– Steve D
    Nov 3 '20 at 3:25
7
$\begingroup$

As an answer for you first questions: let me call the homomorphism $\phi:G\rightarrow A_{15}$, and the order 7 element $g$, generating the Sylow 7-subgroup $P$, which has normaliser (the stabilisers of your action are called normalisers) $N_G(P)$ with order 28. First, you state that $P$ is the unique order 7 subgroup of $N_G(P)$, which is true, because an order 28 group has only 1 Sylow 7-subrgroup. Note that $\phi(g)^7=\phi(g^7)=\phi(1)=\text{id}$, so $\phi(g)$ (which permutes 14 letters as you say) has order dividing 7, i.e. either 1 or 7. Therefore it is either the identity permutation, a single 7-cycle, or 2 disjoint 7-cycles. But in any case apart from the last case, $\phi(g)$ fixes at least 7 other letters, in other words it normalises some Sylow 7-subgroups that are not $P$; call one of these $Q$. But now $N(Q)$ contains 2 distinct order 7 subgroups, namely $P$ and $Q$, which contradicts your point that an order 28 group can have only 1 order 7 subgroup. Therefore we get the result that you want; $\phi(g)$ is 2 disjoint 7-cycles.

EDIT: As an answer to the main problem: I don't think I would go down your route directly (mainly because I don't like composing permutations, which I find very fiddly), so here is a way to continue with minimal fiddly permutation computations.

Let's look at the structure of $N_G(P)$; we know it has at least one order 4 (Sylow 2) subgroup, so call this $H$. now we have $P\unlhd N_G(P)$ and $H\le N_G(P)$, so $PH\le N_G(P)$. But $P,H\le PH$ so the size of $PH$ is divisible by 4 and 7, so it has size (at least) 28, and hence $PH=N_G(P)$; we can represent all elements of $N_G(P)$ as the product of an element of $P$ with one of $H$, and this representation is unique because there are only $7\cdot4=28$ possible representations. $P\cong C_7$, and either $H\cong C_4$ or $H\cong V_4$. Then we have (by $P$ normal in its normaliser) that $N_G(P)$ is isomorphic to a semidirect product, $C_7\rtimes C_4$ or $C_7\rtimes V_4$, determined by a homomorphism $\psi:H\rightarrow\text{Aut}(P)\cong\text{Aut}(C_7)\cong C_6$. $\ker(\psi)$ has size 1, 2 or 4. But ${H\over\ker(\psi)}\cong\text{im}(\psi)\le C_6$, so it cannot have size 1. If it has size 4, then the homomorphism is trivial, the semidirect product is direct, and $N_G(P)$ is abelian, and hence either $C_{14}\times C_2$ or $C_{28}$. But as you say, it cannot have an order 14 or order 28 element, contradiction. So $\vert\ker(\psi)\vert=2$, and so the image is the order 2 subgroup of $\text{Aut}(P)$, namely the trivial automorphism and the inversion automorphism (call this automorphism $\varphi$).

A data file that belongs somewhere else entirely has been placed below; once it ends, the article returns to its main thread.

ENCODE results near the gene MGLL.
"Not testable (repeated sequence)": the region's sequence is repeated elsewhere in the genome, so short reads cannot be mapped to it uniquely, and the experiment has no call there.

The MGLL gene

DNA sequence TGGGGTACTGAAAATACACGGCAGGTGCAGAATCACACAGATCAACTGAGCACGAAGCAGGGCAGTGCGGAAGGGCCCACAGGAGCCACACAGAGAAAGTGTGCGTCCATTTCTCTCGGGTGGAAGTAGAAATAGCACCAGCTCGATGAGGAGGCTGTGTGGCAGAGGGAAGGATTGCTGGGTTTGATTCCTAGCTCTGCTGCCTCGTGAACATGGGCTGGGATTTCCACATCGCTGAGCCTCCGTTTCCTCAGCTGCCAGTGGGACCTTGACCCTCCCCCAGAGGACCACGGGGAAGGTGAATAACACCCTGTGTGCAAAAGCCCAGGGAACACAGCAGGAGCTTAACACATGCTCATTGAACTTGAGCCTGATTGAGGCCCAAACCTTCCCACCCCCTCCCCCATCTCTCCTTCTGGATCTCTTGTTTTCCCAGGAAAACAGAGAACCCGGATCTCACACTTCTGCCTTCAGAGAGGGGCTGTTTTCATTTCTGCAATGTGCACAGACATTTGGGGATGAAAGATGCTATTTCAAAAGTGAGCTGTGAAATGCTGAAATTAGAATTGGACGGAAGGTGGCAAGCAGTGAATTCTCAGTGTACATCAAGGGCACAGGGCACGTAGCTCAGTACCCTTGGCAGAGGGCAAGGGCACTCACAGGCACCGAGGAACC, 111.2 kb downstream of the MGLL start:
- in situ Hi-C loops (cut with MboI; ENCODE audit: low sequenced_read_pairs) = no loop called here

First, suppose $H\cong V_4$, and call the 3 non-identity elements $x$, $y$ and $xy$. If $\psi(x)=\psi(y)=\varphi$, then $\psi(xy)=\varphi^2=\text{id}$, so in any case we have non-identity element $h\in H$ such that $\psi(h)=\text{id}$, i.e. $h$ commutes with $g$. But then (easily verified) $gh$ has order 14, contradiction again.

So we must have $H\cong C_4$, so there exists $h\in H$ with order 4. If $\psi(h)=\text{id}$, then $\varphi$ is not in the image of $\psi$ ($h$ generates $H$), contradiction. So $\psi(h)=\varphi$.

EDIT 2: as pointed out in the comment, at this point I was already done, because $h^2$ now commutes with $g$, so as before we have an order 14 element $gh$ which is a contradiction. If you want to read a far more convoluted solution, here it is: